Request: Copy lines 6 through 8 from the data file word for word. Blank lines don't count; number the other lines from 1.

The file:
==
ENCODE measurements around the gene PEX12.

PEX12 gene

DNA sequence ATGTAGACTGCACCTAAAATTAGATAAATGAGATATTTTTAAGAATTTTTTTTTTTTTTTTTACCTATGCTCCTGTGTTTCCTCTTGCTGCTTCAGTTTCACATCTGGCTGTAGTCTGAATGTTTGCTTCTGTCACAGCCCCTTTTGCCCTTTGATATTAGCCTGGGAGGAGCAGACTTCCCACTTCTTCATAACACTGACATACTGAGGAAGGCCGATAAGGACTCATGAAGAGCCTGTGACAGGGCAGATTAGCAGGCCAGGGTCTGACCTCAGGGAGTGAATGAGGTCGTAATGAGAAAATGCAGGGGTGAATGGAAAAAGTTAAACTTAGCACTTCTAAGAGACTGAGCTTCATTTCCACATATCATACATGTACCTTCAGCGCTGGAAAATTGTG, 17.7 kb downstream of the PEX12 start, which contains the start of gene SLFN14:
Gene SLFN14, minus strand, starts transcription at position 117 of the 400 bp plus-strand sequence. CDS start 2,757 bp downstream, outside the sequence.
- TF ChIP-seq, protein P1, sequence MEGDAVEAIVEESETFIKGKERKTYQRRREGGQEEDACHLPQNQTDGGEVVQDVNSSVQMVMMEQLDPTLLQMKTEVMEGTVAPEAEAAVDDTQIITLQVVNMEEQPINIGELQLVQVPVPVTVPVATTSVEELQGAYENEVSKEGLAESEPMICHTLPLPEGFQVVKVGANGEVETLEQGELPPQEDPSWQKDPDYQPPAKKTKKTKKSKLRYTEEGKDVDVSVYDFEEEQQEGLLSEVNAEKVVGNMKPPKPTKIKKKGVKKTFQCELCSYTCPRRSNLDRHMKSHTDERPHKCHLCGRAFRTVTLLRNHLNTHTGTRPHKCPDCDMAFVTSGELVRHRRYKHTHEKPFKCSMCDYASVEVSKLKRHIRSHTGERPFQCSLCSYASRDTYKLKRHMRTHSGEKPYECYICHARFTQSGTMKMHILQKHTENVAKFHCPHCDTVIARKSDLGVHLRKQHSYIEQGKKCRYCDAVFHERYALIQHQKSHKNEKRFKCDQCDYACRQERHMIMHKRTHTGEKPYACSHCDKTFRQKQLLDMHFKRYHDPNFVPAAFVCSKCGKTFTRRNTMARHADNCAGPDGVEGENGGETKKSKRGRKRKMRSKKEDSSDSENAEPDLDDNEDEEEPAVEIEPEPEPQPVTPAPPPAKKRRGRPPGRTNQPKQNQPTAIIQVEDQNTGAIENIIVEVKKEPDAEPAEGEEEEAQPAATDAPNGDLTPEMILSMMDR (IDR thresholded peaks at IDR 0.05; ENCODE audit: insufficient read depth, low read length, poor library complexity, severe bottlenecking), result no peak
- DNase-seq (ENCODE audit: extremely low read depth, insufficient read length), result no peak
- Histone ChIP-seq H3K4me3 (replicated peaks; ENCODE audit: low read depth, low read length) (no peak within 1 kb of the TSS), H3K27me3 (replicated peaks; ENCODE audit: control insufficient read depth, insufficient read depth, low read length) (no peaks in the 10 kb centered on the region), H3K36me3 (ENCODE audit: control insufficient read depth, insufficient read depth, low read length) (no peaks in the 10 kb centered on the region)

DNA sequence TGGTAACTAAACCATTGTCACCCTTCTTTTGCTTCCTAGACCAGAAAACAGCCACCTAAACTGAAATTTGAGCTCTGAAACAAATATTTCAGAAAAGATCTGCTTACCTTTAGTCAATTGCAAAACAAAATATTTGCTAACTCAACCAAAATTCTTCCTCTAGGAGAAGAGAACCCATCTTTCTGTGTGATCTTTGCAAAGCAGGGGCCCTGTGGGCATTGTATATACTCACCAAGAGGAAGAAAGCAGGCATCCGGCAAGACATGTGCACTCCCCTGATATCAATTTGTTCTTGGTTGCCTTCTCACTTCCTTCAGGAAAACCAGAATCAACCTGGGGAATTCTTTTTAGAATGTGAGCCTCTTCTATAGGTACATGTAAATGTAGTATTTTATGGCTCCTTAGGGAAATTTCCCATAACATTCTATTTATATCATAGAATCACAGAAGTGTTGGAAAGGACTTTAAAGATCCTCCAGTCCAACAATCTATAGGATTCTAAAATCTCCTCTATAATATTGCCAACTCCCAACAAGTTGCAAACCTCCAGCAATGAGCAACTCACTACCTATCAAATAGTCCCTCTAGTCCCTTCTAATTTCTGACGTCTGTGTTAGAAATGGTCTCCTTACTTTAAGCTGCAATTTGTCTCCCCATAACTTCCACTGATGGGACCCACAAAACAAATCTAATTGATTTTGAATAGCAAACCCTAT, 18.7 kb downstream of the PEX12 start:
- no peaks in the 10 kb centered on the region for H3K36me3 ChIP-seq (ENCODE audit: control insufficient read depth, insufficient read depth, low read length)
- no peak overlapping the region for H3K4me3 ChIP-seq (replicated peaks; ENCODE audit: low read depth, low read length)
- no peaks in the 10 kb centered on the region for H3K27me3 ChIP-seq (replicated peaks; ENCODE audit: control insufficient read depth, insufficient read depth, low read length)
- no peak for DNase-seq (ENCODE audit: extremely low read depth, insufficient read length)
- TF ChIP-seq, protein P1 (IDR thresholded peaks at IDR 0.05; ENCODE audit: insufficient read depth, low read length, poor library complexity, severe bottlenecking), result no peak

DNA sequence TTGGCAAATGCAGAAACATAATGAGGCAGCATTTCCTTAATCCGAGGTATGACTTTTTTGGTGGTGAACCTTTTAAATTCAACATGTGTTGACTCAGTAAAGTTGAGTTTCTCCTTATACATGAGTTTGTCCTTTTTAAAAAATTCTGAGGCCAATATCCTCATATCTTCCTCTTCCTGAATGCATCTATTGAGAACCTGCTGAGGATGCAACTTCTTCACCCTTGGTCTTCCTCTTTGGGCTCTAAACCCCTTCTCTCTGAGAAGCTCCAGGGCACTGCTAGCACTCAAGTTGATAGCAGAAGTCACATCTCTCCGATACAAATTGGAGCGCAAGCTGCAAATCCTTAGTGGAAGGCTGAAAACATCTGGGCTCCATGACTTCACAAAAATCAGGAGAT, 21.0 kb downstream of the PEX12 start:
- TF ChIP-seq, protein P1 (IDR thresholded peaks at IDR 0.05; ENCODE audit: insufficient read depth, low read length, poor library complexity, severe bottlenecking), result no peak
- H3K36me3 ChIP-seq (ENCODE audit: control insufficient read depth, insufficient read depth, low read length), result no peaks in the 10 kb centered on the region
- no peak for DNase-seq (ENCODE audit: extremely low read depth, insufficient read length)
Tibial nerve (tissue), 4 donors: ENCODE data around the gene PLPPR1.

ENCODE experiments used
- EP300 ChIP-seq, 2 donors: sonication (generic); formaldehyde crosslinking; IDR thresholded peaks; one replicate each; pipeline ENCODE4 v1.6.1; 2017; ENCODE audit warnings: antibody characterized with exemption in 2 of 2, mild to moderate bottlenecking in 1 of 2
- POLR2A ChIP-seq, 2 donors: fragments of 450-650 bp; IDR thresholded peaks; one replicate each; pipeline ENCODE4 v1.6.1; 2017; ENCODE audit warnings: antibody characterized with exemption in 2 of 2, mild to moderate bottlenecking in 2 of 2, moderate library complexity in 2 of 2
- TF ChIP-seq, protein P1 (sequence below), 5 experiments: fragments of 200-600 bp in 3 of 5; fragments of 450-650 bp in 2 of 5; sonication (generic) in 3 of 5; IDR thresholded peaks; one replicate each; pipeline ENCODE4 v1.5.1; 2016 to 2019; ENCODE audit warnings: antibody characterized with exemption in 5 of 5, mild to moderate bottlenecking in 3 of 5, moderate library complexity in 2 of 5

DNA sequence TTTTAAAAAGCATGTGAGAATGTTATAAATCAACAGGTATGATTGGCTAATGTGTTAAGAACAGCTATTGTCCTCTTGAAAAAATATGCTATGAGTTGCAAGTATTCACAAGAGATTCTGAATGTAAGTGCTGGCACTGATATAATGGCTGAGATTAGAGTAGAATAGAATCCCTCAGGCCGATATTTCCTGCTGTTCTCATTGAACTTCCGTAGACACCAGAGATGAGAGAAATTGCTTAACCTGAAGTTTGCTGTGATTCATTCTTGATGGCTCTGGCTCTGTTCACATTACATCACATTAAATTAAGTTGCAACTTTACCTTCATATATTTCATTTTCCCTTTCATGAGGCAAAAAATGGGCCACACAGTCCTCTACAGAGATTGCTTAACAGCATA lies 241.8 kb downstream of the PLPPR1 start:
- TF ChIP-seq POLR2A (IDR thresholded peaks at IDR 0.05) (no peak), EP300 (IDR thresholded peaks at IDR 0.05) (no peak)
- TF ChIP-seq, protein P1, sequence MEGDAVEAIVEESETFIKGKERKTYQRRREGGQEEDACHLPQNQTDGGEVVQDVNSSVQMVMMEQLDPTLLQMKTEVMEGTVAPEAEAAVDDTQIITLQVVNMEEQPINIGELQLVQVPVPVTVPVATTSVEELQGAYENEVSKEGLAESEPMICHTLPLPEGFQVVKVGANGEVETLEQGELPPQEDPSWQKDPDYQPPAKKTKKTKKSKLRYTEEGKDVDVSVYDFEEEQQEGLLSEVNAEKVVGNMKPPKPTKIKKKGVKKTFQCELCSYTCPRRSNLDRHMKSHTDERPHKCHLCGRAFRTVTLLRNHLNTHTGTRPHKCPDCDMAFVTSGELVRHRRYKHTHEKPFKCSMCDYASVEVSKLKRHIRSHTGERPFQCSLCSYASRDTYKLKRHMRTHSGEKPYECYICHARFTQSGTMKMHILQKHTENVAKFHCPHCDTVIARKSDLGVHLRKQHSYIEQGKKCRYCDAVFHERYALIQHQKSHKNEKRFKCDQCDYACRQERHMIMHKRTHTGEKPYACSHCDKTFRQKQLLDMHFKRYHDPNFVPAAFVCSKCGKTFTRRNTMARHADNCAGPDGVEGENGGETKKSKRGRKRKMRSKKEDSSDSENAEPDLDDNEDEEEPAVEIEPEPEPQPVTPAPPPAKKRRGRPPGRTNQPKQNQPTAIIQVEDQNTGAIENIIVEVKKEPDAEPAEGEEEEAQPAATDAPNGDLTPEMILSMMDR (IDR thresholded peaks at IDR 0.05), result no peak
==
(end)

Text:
- DNase-seq (ENCODE audit: extremely low read depth, insufficient read length), result no peak
- Histone ChIP-seq H3K4me3 (replicated peaks; ENCODE audit: low read depth, low read length) (no peak within 1 kb of the TSS), H3K27me3 (replicated peaks; ENCODE audit: control insufficient read depth, insufficient read depth, low read length) (no peaks in the 10 kb centered on the region), H3K36me3 (ENCODE audit: control insufficient read depth, insufficient read depth, low read length) (no peaks in the 10 kb centered on the region)

DNA sequence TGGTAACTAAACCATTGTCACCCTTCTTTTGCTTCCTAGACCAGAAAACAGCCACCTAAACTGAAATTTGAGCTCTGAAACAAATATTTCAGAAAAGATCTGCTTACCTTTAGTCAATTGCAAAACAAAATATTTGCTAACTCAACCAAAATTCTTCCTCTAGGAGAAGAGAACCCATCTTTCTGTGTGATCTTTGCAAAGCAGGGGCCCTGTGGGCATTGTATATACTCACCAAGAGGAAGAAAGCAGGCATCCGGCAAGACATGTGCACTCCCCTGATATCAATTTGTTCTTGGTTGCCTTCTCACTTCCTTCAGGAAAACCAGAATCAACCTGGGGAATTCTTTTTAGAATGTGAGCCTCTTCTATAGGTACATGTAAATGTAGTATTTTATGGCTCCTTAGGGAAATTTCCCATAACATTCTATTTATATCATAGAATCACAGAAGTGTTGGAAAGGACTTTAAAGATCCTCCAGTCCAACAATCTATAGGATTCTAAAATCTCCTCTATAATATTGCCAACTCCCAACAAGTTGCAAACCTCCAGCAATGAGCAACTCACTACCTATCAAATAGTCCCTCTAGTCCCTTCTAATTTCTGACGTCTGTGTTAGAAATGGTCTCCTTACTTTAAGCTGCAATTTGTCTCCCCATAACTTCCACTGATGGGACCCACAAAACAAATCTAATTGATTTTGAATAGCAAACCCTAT, 18.7 kb downstream of the PEX12 start: